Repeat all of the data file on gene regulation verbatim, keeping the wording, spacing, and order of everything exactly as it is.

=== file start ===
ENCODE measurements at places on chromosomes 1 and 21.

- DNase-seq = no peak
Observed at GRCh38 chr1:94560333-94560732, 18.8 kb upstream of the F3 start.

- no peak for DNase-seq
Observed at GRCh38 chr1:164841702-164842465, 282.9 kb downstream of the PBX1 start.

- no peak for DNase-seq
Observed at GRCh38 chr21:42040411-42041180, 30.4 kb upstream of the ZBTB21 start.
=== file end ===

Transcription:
ENCODE measurements at places on chromosomes 1 and 21.

- DNase-seq = no peak
Observed at GRCh38 chr1:94560333-94560732, 18.8 kb upstream of the F3 start.

- no peak for DNase-seq
Observed at GRCh38 chr1:164841702-164842465, 282.9 kb downstream of the PBX1 start.

- no peak for DNase-seq
Observed at GRCh38 chr21:42040411-42041180, 30.4 kb upstream of the ZBTB21 start.